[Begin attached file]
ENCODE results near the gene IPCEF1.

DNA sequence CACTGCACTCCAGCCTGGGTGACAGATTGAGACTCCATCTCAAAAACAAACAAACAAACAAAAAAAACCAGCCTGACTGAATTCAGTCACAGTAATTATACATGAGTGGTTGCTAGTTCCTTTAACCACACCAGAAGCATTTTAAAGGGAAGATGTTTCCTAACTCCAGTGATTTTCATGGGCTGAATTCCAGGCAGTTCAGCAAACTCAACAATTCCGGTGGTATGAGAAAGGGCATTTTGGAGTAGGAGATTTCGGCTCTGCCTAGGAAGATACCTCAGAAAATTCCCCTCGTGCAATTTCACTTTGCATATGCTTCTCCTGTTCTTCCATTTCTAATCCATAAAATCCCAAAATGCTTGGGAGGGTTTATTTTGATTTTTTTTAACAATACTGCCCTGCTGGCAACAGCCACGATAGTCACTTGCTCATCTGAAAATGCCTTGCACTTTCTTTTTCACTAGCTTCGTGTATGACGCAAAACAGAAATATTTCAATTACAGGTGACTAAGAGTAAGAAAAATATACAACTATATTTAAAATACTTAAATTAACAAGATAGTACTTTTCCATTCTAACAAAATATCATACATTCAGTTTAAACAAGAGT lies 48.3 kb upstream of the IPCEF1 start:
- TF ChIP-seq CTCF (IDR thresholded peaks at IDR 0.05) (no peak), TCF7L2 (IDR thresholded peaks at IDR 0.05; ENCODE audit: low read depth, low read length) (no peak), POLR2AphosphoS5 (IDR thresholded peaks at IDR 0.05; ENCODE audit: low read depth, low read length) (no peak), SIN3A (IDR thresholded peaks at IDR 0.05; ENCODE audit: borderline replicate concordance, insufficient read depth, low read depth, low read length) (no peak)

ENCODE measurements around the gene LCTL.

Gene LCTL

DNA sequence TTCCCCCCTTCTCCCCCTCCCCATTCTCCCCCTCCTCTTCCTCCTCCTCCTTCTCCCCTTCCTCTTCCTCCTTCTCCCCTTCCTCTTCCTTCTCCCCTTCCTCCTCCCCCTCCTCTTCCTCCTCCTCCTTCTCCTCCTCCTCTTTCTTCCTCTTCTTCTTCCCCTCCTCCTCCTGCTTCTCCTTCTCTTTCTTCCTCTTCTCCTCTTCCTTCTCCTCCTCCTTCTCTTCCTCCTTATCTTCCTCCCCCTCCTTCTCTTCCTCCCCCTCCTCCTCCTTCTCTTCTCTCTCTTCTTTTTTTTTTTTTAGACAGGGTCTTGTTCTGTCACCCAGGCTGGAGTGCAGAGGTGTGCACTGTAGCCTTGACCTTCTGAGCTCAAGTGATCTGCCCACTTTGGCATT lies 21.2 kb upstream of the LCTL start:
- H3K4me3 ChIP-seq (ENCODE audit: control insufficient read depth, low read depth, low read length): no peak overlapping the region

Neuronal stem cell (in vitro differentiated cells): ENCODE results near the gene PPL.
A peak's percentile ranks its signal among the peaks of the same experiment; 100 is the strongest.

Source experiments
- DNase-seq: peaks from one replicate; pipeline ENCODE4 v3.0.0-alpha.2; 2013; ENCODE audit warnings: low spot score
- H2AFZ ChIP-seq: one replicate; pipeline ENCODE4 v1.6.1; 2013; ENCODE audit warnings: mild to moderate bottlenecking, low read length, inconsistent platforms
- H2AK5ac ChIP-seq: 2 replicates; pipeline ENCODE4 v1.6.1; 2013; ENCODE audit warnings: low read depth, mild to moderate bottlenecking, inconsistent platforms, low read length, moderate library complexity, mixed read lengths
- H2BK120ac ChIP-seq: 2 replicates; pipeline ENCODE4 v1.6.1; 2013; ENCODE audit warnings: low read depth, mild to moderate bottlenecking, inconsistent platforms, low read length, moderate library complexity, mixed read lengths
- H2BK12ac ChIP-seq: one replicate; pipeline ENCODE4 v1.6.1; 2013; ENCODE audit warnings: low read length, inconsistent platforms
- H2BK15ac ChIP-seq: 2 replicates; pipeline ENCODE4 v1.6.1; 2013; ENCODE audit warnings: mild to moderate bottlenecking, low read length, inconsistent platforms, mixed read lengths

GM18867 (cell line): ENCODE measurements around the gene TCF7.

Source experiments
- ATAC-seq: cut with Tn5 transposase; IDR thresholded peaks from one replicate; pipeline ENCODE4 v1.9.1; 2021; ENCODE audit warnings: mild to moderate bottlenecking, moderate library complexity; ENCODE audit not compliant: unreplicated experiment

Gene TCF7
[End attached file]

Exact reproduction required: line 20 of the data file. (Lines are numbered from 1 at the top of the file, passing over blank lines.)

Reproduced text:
Gene TCF7